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Stampede of the Super-Talls

Don’t adjust your dial, we know this is our DC publication. But maybe because we’re a city with height limits, we’ve become obsessed with the current frenzy in Manhattan to put up pencil-thin condo towers known as the “super-talls.” We don’t know whether they're good or bad for civilization, but it’s certainly changing the skyline.

We snapped this from Central Park the other day of 432 Park Ave, which just topped out and now technically possesses the highest roofline in the US at 1,396 feet. (1 World Trade Center is 1,776 feet high, but much of that is its spire, and its roofline comes in at 1,336 feet.) 432 Park has become the most noticeable building in NYC as visitors drive in from JFK and Queens.

Designed by starchitect Rafael Vinoly, it’s covered with 10x10 foot windows, has 89 floors with only 104 units and a 33k SF footprint, and has been developed by Harry Macklowe and CIM Group for $1.3B. A penthouse with six bedrooms and seven baths has fetched $95M. The site’s always been famous—it used to be the Drake Hotel, favored back in the '60s by Led Zeppelin and The Who.

About three blocks away, here's Extell’s One57 at 157 W 57th St, which is the only super-tall that’s delivered. Designed by French architect Christian de Portzamparc, it weighs in at 1,004 feet. Although many of the units have been purchased, one of the controversies of the super-talls is that they are today favored by Russian oligarchs and other ultra-rich as seventh homes and only rarely occupied. (Recent stats show that even older products like Trump Tower are over two-thirds part-time residents.) At least there's a luxurious Park Hyatt on the first 25 floors of One57 that keeps the lights on.

One block further, we snapped the site last week where a new heavyweight champion will arise: 225 W 57th, another Extell development to be known as Nordstrom Tower, named for the Seattle-based retailer that will put its first store in NYC here, occupying seven floors. Nordstrom Tower will be 1,775 feet tall, and its roofline a record-breaking 1,490. (Extell also is on pace to win The Race to Be Brooklyn's Tallest.)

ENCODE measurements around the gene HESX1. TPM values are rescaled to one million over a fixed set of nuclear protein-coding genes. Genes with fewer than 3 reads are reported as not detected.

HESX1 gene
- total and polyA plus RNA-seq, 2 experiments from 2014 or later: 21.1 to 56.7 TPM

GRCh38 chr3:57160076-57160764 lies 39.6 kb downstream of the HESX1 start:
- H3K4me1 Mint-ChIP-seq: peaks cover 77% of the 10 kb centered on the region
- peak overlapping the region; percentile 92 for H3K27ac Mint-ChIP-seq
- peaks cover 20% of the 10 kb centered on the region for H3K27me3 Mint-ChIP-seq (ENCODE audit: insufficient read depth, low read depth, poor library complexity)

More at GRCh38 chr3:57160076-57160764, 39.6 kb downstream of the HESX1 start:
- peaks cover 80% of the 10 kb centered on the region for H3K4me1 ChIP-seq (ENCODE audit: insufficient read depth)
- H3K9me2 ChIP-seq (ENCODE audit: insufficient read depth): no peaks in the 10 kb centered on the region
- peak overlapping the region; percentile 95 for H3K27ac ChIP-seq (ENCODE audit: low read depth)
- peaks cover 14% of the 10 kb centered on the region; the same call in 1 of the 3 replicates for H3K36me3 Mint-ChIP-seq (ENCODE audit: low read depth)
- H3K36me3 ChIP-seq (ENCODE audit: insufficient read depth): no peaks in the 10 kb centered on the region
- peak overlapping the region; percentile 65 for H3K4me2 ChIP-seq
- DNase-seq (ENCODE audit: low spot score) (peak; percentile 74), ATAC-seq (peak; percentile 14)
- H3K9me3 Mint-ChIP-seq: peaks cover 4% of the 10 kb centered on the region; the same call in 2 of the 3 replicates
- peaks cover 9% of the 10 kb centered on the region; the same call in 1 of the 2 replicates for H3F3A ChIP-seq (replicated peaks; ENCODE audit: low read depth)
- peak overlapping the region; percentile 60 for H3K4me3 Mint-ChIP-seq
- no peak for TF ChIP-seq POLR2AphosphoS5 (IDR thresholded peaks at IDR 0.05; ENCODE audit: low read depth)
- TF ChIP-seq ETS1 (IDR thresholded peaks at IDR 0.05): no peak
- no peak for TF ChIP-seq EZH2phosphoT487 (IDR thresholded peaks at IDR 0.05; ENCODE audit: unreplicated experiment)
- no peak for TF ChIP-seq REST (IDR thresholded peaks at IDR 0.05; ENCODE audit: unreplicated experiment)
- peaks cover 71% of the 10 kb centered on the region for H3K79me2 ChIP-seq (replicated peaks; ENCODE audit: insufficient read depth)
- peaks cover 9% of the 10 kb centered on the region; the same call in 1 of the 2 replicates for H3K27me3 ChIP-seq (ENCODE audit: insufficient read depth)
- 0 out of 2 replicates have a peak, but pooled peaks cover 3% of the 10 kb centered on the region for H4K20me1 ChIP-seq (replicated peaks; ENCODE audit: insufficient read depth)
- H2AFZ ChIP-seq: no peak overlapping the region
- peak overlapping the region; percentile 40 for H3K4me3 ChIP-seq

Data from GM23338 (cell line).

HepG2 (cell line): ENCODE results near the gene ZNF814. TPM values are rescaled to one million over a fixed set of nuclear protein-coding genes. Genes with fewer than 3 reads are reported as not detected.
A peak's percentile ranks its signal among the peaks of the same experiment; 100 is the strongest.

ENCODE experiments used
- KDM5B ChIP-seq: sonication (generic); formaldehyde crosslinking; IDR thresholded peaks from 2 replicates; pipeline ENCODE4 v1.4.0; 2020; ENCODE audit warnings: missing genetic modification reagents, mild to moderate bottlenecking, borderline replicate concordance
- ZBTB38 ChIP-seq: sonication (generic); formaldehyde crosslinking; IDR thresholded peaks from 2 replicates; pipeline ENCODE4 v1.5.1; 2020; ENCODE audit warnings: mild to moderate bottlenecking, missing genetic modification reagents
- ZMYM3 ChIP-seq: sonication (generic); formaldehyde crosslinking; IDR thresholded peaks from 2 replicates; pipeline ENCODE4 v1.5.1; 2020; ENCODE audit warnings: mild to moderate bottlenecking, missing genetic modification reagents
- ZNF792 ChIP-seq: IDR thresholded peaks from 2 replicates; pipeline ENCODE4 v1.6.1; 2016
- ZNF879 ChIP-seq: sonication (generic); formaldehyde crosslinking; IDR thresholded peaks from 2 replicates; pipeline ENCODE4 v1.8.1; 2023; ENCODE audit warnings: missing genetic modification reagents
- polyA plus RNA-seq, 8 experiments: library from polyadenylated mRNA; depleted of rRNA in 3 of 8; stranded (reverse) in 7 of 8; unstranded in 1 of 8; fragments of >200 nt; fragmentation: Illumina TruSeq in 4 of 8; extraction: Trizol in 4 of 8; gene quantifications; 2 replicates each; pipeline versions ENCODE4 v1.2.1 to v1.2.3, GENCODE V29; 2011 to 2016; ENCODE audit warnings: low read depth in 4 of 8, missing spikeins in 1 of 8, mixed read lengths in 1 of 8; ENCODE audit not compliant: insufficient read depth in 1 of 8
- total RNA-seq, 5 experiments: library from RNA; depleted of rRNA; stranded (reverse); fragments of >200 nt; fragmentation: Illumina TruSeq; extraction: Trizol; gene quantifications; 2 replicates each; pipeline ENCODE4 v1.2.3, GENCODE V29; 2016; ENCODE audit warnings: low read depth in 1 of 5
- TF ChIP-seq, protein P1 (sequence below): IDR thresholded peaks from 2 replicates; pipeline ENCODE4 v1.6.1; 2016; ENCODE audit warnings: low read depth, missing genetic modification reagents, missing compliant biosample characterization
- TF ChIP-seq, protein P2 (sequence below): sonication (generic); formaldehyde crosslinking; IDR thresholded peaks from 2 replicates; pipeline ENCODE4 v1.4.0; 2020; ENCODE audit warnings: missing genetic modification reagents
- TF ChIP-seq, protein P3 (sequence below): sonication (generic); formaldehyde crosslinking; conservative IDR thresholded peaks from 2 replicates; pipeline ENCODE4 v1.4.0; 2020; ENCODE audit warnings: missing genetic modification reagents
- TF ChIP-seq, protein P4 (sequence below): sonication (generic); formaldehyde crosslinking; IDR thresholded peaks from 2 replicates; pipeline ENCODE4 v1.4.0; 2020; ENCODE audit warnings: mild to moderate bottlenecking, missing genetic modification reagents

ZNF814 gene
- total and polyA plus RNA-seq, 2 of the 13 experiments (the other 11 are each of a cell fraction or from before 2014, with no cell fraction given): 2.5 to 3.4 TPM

Should it concern us that the sign at the site seems to misspell "Broadway"? We assume no numbers integral to the structural engineering are also transposed.

Nearby at 111 W 57th, JDS Development and Property Markets Group are putting up a SHoP-designed, 1,398-foot tower and converting historic Steinway Hall. Talk about pencil thin: This one will be only 60 feet wide. What is that, dental-floss thin?

The rendering posted at 111 W 57th's work site shows it towering over One57, currently thought to be pretty high. Another debate is whether all these new buildings will stress 57th Street's traffic and infrastructure, with owners paying only comparative low property taxes and little in income tax; or whether it's a boon for NYC because they're pouring money into the economy yet won't be around enough to require additional services.

A couple blocks north, at 220 Central Park S, another site is being readied for a Robert A.M. Stern design from Vornado. It will be “only” 950 feet tall.

We took this from a hotel room on the 23rd floor of the old 46-story Park Lane Hotel, which is rumored to be a site for another super-tall—which might be a fair inference from the fact that Harry Macklowe is among the investors who bought it. Preservationists have declared the Park Lane not worth preserving, and therefore you can get great rates on these amazing views before the building becomes history.

Time Warner Center on Columbus Circle opened in 2003 and, previously considered a goliath, is practically puny now at 750 feet.

Even the granddaddy Empire State seems quaint at a 1,250-foot roofline. Other towers on the horizon include Hines’ 53 W 53rd, also called Tower Verre next to MoMA, designed by Jean Nouvel to be 1,050 feet, and Zeckendorf’s 520 Park, another design by Robert A.M. Stern, which, though only 51 stories, is scheduled to feature a penthouse offered at $130M. So at least it can claim a height record for prices.